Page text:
Subscribe
Interview

Mental Health & the Microbiome with Valérie Espinasse

The key to happiness just might be inside your stomach. Here’s the catch: not everyone has the same key.

The key to happiness just might be inside your stomach. Here’s the catch: not everyone has the same key.

There is no one-size-fits-all approach to nutrition. As such, micronutritionist Valérie Espinasse works individually with each of her clients to develop tailored nutritional programs. The holistic, head-to-toe process includes intolerance testing, detox benefits, and body treatments. The result? A food regimen made just for you. Gut health is deeply interconnected with immunity, mental wellness, skin health and overall well-being, but this doesn’t mean the same food will help everyone.

Earlier this year, Valérie added author to her list of many titles when she published Les secrets de l’équilibre féminin. Exploring hormonal imbalances and ailments exclusive to women throughout their lifetimes, the book offers micronutrition as the solution. Instead of medication, Valérie prescribes herbal medicine, vitamins, antioxidants, and dietary adjustments.

When Valérie sat down with BWB earlier this year, we micro-focused on her own nutritional journey and career path. Read below to learn more about navigating the microbiome and understanding mental illness from our resident expert.

World Microbiome Day started in 2018. Can you tell us more about what exactly the microbiome is?

The microbiome is the genetic background of human microbiota. Mainly, the intestinal microbiota, which is formed by communities of micro-organisms: Bacteria, yeast, enzymes, and so forth.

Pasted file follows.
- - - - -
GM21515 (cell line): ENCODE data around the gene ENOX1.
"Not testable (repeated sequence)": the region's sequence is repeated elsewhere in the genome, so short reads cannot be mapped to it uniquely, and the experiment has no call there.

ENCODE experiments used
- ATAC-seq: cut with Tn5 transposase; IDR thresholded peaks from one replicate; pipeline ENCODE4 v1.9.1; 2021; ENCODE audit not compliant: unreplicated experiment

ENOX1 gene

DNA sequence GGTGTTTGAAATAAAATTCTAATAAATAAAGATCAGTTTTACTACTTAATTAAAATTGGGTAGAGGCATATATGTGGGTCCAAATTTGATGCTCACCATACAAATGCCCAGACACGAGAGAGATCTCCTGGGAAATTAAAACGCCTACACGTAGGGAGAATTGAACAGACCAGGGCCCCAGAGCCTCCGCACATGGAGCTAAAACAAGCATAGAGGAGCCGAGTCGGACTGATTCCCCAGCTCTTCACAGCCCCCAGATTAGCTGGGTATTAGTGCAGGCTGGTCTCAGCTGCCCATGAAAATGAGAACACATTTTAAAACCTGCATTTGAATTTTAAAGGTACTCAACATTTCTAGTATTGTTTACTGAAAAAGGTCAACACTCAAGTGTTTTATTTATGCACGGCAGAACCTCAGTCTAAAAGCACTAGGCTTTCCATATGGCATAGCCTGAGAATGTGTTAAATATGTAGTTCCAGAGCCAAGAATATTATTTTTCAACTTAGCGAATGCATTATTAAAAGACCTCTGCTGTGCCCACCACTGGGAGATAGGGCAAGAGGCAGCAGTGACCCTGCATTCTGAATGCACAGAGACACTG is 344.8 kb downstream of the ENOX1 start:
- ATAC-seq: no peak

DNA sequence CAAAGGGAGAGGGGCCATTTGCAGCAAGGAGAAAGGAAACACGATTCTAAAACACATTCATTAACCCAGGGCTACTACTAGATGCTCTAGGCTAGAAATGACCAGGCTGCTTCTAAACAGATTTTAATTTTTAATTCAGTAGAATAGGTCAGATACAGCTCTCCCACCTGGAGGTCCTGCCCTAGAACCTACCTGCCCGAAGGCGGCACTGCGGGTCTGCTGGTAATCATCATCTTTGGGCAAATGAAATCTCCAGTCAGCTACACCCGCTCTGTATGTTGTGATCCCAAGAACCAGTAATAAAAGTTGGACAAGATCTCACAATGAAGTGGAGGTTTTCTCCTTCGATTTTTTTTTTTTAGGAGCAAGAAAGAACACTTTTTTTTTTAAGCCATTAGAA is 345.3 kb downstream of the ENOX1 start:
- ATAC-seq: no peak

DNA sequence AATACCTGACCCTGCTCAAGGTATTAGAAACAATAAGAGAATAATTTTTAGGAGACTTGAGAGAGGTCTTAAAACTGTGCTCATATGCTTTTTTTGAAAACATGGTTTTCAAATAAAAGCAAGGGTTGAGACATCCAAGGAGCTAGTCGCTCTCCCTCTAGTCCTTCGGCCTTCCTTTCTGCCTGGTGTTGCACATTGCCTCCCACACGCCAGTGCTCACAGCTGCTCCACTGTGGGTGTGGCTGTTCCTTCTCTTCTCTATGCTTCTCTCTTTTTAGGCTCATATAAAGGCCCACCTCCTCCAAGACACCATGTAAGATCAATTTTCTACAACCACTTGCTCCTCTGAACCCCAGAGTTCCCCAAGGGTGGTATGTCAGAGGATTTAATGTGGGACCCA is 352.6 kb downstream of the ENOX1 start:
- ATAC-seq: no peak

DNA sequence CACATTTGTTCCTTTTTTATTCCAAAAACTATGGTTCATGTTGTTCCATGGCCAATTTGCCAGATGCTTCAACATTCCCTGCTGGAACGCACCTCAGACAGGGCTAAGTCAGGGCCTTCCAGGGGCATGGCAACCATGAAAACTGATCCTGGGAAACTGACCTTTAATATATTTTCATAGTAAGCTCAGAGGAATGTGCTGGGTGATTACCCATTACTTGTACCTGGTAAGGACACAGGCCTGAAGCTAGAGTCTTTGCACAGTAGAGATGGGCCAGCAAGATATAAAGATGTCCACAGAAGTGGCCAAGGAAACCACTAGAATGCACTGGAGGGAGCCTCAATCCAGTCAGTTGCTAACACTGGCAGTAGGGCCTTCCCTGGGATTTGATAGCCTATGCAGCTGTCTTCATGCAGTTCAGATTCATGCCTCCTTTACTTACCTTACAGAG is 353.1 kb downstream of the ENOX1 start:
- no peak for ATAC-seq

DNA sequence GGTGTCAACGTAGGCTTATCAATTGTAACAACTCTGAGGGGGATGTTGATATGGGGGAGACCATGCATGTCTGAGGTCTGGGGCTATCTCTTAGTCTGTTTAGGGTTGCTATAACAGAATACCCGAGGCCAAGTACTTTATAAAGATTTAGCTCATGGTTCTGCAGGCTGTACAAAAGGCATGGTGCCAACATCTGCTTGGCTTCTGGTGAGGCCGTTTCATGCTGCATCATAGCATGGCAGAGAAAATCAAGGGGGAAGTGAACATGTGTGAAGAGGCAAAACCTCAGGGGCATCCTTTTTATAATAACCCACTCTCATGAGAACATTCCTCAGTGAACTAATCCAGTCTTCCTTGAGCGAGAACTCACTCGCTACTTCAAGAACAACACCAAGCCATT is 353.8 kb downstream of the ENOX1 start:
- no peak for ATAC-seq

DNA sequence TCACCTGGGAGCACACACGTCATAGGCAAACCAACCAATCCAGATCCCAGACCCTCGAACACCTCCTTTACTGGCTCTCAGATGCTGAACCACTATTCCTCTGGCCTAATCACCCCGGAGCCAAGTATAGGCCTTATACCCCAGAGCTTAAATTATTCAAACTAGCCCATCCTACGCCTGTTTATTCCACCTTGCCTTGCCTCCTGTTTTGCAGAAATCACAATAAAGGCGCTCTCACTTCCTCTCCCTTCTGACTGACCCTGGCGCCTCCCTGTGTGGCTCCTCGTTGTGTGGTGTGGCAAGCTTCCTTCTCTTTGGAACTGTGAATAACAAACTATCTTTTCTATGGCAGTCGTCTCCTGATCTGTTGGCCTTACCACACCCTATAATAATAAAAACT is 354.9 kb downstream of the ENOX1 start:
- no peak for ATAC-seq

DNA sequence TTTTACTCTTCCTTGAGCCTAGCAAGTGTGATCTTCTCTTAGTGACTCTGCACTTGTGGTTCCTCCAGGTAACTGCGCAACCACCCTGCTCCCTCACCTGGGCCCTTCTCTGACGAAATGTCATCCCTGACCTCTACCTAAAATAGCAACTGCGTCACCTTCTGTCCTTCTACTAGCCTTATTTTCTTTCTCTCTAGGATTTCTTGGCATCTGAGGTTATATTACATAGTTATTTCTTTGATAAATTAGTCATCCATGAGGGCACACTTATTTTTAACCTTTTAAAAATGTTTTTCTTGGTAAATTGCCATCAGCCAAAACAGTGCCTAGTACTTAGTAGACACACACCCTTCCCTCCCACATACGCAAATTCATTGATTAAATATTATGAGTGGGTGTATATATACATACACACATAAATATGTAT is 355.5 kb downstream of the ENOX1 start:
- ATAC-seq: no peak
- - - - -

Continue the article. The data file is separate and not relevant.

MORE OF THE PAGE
Is there a link between our intestinal bacteria and our well-being?

Our intestinal bacteria play many different roles. For example, they release essential nutrients like vitamin B and some fatty acids. Both are crucial for stress regulation. Moreover, our intestinal microbiota regulates the secretion of intestinal neuromediators. These neuromediators are identical to those produced by the brain. Consequently, they have a direct effect on our energy levels, concentration, mood and sleep.

Can our microbiota trigger depression? Can probiotics help fight depression?

It would be more accurate to talk about depressions, plural. This is exactly why it is so difficult to generalize. In any case, a drop in serotonin levels is commonly associated with biological disorders. Among them are depression, brain fog, etc.

What kind of diet do you recommend to maintain a healthy intestinal balance?

I recommend a diet based on fresh produce and in-season produce, as little processed foods as possible, and no soda drinks!

What types of foods do we need to consume the least, or all together ban, for those of us who suffer from depression?

It depends, but it is important to avoid the foods we have an intolerance for. A blood test can help you find out what those foods are.

What advice do you have for someone who has an unhealthy relationship with food?

First, try to take pleasure in cooking in order to enjoy eating! As far as micronutrition is concerned, natural marine magnesium provides emotional stability. This can also be combined with microbiotics to restore the intestinal microbiota.

What are your own nutritional MVPs? Foods that make you feel good and also taste good?

Lemon juice in the morning and green tea. Additionally, vegetables at every meal and oil seed-based products.

Teresa Deely

Teresa Deely is a graduate from Columbia University with majors in English and Creative Writing. She is a freelance writer and marketing assistant working for clients in the wellness, jewelry, creative, and sports industries. She believes that one’s skin is yet another canvas and vehicle for art, and has loved styling her hair and applying makeup from a young age. Spending much of her time in educating youth and leading enrichment programs for children, she is highly motivated in discovering new ways to care for herself and sharing them with others.

Instagram

Back to Top